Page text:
A filter made from polymer nanothreads blew three kinds of commercial masks out of the water by capturing 99.9% of coronavirus aerosols in an experiment. The study compared the effectiveness of surgical and cotton masks, a neck gaiter, and electrospun nanofiber membranes. The cotton mask and neck gaiter only removed about 45%-73% of the aerosols. The surgical mask did much better, removing 98% of coronavirus aerosols. But the nanofiber filter removed almost all.
Researchers of Peter the Great St. Petersburg Polytechnic University (SPbPU) developed a new approach to determine the best electrode materials composition for Solid-state lithium-ion batteries. The research group of St. Petersburg Polytechnic University developed a method to determine the electrochemical capacity of each component of the "nickel-cobalt oxide" system.
A new software tool developed by Earlham Institute researchers will help bioinformaticians improve the quality and accuracy of their biological data, and avoid mis-assemblies. The fast, lightweight, user-friendly tool visualises genome assemblies and gene alignments from the latest next generation sequencing technologies.
A research team from the National University of Singapore (NUS) and Japan's Tohoku University (TU) has developed a technology that uses tiny smart devices known as spin-torque oscillators to harvest and convert wireless radio frequencies into energy to power small electronics.
In an international cooperation with partners from industry and research, physicists from the University of Vienna, together with Thorlabs, the National Institute of Standards and Technology (NIST), and the University of Kansas, have now succeeded for the first time in demonstrating high-performance laser mirrors in the sensing-relevant mid-infrared wavelength range that absorb less than ten out of a million photons.
Scientists in Korea have found a new way to control the alignment state of magnetic atoms in an antiferromagnetic material, showing promise for the development of tiny sensors and memory devices. Researchers at the Daegu Gyeongbuk Institute of Science and Technology (DGIST) describe their new approach featuring a controllable exchange bias effect, which enables the asymmetric magnetic actions of devices comprised of complex combination structure of different types of magnetic materials, in the journal Acta Materialia.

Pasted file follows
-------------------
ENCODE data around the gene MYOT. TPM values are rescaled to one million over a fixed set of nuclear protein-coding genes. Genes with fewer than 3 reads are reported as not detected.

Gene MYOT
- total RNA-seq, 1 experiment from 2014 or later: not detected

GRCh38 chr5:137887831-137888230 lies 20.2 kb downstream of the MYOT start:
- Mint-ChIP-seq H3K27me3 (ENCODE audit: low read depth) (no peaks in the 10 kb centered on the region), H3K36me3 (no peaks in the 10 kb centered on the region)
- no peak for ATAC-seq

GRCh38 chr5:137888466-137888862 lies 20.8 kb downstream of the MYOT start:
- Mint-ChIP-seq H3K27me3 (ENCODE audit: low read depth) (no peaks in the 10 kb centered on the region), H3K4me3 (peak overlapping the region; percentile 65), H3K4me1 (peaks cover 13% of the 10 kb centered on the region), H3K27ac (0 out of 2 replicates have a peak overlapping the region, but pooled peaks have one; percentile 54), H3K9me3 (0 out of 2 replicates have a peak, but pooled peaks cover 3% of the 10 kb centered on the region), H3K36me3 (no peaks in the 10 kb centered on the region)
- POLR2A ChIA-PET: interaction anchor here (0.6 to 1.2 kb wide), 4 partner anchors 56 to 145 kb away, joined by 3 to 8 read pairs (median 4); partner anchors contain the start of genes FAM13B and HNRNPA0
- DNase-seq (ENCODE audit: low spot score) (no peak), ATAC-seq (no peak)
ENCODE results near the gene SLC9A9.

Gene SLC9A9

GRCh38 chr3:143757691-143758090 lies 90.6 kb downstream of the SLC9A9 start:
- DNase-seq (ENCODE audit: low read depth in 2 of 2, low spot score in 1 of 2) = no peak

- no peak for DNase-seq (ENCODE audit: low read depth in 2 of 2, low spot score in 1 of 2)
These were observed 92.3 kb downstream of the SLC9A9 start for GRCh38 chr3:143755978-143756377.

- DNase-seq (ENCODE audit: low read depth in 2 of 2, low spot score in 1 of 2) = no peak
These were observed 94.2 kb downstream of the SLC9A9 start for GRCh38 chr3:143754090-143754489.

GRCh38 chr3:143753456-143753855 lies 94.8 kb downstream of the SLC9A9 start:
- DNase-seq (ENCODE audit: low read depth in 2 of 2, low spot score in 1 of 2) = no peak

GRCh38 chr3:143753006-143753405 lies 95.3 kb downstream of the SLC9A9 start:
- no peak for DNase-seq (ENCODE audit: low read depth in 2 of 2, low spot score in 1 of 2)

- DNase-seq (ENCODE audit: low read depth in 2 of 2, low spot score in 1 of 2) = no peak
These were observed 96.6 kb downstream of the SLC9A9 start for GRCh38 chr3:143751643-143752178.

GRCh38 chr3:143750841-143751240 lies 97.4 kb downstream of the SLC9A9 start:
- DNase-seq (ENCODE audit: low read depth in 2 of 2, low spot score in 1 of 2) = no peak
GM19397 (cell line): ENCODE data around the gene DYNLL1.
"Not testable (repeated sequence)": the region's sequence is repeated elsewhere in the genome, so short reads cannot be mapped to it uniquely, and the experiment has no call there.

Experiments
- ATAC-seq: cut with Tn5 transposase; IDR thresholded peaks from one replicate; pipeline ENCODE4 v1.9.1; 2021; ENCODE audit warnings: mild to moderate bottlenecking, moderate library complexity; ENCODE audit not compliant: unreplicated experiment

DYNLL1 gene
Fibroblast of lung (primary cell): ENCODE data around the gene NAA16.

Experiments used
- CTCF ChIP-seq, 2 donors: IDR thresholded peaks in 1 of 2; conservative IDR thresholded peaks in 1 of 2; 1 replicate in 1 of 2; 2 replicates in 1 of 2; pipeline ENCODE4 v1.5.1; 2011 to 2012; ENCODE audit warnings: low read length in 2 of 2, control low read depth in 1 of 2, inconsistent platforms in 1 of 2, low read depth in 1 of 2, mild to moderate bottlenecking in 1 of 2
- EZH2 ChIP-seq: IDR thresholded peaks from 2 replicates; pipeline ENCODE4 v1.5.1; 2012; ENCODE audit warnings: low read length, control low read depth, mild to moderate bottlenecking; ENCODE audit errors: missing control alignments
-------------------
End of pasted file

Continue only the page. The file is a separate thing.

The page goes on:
Collaboration between two NCCR MARVEL labs has identified a new type of defect as the most common source of disorder in on-surface synthesized graphene nanoribbons (GNRs). The researchers identified the atomic structure of these "bite" defects and investigated their effect on quantum electronic transport in two different types of GNR. They also established guidelines for minimizing the detrimental impact of these defects and proposed defective zigzag-edged nanoribbons as suitable platforms for certain applications in spintronics.
For decades, researchers have theorized that optical rectennas could sit on everything from bakery ovens to dirigibles flying high above Earth to harvest waste heat and turn it into electricity. But to date, those goals have remained elusive. Now, engineers have unveiled the most efficient optical rectennas yet.
So far, only a handful of siRNA, or other RNA interference-based therapeutics that can shut down harmful genes to keep viruses from spreading have been approved. Chemical engineering researchers in the Cockrell School of Engineering have created several nanoparticles to help solve the problem of getting the siRNA into the body and guiding it to the target.
Oscillatory and rotational motions of different parts are combined in a newly conceived artificial molecule, paving the way for the construction of devices capable of transforming and transmitting movements on the nanometer scale. The nanodevice was designed, synthesized and tested by a team of researchers of the University of Bologna